How can churches do better?

As thousands of adults grapple with the ramifications of the purity teachings that permeated their adolescence, the question arises: “How can churches do better?” In a hook-up culture, what, exactly, is a healthy Christian approach to sexuality? After all, the biblical rules on premarital and extramarital sex still apply to believers today.

West, who currently attends an evangelical church in Holland, Michigan, believes the answer begins with transparency within the Church body.

“The Church needs to be more supportive, creating an environment where young people are able to ask questions and talk about issues surrounding sex and sexuality,” she said. “Teens need to figure out what they believe for themselves, so not being able to ask questions or talk about sexual feelings is not healthy.”

Abstinence-only education, West said, is simply not helpful — or realistic in today’s hyper-sexualized society. In addition to encouraging abstinence, programs should provide information about sex, consent, and contraception.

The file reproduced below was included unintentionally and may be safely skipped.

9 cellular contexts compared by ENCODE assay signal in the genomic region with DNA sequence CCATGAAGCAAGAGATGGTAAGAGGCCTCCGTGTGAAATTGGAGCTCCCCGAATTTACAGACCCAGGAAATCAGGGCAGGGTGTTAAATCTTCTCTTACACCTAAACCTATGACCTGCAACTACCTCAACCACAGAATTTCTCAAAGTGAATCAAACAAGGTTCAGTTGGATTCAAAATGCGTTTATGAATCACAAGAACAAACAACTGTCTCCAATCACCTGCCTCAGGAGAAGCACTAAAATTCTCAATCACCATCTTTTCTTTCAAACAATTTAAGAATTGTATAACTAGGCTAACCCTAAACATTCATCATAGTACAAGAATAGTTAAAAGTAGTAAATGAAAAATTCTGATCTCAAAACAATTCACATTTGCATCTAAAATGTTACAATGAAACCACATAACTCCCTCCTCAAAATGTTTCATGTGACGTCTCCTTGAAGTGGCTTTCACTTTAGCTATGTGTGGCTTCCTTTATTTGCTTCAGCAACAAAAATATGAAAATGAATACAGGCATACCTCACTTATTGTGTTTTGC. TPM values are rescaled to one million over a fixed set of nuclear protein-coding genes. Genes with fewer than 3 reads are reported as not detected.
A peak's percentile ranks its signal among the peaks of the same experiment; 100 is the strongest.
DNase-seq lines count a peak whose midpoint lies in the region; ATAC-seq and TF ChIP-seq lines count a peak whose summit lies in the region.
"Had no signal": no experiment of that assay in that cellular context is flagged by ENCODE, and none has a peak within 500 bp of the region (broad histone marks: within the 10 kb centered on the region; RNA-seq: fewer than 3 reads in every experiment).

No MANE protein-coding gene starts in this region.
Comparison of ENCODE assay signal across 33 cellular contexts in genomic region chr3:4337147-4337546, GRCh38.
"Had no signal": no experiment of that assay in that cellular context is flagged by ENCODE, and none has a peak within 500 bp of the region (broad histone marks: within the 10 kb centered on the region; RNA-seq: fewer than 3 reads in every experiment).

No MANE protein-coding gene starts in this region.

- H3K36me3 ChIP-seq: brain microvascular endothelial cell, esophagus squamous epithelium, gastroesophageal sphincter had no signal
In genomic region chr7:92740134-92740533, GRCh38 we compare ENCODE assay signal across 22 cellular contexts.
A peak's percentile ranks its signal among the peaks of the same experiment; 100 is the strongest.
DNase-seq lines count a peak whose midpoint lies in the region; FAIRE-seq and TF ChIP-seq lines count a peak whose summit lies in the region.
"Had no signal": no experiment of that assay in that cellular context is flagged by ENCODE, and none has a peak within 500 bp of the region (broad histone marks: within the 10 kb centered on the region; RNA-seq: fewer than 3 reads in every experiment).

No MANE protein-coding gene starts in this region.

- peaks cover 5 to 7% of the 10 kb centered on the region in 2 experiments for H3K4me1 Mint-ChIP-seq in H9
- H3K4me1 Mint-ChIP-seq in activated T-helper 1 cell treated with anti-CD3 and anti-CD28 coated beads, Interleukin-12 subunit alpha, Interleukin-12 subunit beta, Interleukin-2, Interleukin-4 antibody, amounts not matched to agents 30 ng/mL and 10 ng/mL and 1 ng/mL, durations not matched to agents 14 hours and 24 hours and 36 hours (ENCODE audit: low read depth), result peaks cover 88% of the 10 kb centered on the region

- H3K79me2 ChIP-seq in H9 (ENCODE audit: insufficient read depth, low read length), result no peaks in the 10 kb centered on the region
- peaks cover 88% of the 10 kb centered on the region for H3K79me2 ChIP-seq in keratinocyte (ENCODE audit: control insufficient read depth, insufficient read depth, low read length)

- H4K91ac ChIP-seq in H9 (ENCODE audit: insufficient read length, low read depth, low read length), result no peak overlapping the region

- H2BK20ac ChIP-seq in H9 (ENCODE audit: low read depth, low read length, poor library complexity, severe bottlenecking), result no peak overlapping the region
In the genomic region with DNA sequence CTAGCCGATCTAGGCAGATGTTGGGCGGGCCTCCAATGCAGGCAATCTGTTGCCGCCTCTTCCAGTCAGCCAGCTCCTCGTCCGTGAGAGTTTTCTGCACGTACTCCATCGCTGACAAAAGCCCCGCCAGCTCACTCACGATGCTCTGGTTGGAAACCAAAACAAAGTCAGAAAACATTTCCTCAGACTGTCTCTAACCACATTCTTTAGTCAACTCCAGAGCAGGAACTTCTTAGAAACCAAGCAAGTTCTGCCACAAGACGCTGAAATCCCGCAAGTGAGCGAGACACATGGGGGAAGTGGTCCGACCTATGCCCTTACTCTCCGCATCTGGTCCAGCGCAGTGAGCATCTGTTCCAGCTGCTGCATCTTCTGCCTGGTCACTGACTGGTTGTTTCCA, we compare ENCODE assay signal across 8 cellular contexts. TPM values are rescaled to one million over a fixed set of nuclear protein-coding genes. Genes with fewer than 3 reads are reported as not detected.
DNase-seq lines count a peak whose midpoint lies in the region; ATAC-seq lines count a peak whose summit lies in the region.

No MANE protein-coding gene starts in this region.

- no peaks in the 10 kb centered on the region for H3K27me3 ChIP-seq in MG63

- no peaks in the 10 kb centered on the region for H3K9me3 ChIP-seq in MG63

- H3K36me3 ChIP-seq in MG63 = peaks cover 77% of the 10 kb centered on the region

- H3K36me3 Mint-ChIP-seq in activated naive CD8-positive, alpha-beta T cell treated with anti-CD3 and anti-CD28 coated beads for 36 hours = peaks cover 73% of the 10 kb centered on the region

In the 2005 study "After the Promise: The STD Consequences of Adolescent Virginity Pledges," research scholars Hannah Brückner of Yale and Peter Bearman of Columbia found that 88 percent of purity pledgers had premarital intercourse. Although pledging did delay sexual initiation in younger teens by 34 percent, once they did engage, they were one-third less likely to use protection.

Additionally, The National Campaign to Prevent Teen Pregnancy estimates that 80 percent of unmarried 18- to 29-year-olds who identify as evangelicals have had sex. An estimated 64 percent have done so within the last year.